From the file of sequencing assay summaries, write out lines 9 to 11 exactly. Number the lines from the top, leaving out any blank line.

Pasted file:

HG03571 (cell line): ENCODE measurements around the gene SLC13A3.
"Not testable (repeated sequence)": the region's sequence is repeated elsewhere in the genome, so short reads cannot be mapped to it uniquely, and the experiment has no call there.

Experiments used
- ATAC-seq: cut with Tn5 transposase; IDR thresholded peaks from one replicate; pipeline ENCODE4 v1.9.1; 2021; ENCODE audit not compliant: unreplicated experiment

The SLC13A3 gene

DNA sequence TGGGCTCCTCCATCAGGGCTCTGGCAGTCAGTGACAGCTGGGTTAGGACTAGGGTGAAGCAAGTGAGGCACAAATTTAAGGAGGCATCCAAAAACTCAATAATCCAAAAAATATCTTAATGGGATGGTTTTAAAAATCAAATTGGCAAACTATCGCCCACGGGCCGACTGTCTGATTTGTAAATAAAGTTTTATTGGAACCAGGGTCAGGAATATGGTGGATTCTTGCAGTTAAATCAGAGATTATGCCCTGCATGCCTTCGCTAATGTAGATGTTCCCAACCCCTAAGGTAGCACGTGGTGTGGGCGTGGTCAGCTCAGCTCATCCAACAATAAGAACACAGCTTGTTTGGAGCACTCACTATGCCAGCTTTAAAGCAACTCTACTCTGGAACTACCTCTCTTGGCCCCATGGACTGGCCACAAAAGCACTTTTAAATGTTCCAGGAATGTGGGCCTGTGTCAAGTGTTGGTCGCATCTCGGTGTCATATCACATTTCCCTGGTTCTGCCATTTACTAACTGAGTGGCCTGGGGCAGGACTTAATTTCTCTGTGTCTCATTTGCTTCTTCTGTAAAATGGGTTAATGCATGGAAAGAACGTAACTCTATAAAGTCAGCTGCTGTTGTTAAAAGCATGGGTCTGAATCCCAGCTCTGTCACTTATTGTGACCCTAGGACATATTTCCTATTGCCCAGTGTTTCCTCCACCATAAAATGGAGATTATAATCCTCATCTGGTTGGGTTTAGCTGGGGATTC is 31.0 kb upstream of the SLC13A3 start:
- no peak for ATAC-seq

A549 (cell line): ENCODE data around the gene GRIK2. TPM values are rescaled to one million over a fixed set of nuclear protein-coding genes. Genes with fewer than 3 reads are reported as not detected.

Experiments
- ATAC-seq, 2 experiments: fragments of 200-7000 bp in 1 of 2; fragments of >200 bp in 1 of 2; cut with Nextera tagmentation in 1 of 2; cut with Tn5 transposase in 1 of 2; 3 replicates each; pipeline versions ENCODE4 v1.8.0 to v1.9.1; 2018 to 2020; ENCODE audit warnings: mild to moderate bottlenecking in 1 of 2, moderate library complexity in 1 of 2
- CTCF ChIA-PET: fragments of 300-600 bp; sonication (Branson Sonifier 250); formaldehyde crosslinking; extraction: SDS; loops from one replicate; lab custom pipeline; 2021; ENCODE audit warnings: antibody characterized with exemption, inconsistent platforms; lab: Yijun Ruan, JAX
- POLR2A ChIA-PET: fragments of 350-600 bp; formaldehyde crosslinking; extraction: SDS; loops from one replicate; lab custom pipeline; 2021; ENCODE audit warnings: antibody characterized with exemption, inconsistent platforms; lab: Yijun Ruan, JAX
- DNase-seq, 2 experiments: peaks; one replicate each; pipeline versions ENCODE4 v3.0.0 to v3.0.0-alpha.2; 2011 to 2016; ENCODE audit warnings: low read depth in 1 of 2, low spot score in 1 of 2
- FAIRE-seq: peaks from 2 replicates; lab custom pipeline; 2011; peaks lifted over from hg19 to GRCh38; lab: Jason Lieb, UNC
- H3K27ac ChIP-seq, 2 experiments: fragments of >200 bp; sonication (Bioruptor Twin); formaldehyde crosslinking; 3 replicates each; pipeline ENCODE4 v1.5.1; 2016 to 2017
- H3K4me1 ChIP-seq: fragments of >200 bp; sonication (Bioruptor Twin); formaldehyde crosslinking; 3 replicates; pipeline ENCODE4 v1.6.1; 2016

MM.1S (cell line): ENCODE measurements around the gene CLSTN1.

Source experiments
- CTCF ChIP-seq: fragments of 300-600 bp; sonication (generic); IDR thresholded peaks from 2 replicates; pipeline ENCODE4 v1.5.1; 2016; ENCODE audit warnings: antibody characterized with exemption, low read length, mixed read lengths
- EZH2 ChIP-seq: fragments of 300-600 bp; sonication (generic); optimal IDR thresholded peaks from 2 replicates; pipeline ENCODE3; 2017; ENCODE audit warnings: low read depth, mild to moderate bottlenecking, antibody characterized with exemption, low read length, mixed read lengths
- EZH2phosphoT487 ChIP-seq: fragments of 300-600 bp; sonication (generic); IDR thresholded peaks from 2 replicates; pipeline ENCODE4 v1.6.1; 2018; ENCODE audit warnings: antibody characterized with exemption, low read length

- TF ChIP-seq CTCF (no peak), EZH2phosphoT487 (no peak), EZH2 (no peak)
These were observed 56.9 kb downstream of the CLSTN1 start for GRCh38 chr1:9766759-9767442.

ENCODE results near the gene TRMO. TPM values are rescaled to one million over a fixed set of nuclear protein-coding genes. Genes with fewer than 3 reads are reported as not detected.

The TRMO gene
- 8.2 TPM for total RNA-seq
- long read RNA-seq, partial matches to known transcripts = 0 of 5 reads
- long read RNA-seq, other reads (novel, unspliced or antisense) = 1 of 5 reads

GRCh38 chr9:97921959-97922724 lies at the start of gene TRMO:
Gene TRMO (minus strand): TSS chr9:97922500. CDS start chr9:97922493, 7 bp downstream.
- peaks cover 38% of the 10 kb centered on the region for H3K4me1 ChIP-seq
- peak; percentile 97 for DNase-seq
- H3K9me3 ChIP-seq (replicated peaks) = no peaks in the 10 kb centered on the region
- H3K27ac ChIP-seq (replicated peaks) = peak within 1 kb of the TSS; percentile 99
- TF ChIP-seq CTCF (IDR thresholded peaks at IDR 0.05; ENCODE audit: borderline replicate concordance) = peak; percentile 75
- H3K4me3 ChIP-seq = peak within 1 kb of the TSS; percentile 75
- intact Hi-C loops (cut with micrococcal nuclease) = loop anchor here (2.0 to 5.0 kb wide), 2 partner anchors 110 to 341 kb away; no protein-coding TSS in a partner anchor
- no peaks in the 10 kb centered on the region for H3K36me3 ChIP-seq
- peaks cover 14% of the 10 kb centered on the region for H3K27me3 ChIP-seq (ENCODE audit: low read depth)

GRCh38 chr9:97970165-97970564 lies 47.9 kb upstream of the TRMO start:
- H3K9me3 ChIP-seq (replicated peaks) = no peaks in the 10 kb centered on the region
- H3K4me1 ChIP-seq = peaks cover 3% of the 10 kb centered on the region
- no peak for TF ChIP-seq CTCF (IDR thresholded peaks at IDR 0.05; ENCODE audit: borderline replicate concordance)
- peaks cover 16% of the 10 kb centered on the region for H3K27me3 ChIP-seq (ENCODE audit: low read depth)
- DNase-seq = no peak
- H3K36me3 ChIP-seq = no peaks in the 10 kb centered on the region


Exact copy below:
Experiments
- ATAC-seq, 2 experiments: fragments of 200-7000 bp in 1 of 2; fragments of >200 bp in 1 of 2; cut with Nextera tagmentation in 1 of 2; cut with Tn5 transposase in 1 of 2; 3 replicates each; pipeline versions ENCODE4 v1.8.0 to v1.9.1; 2018 to 2020; ENCODE audit warnings: mild to moderate bottlenecking in 1 of 2, moderate library complexity in 1 of 2
- CTCF ChIA-PET: fragments of 300-600 bp; sonication (Branson Sonifier 250); formaldehyde crosslinking; extraction: SDS; loops from one replicate; lab custom pipeline; 2021; ENCODE audit warnings: antibody characterized with exemption, inconsistent platforms; lab: Yijun Ruan, JAX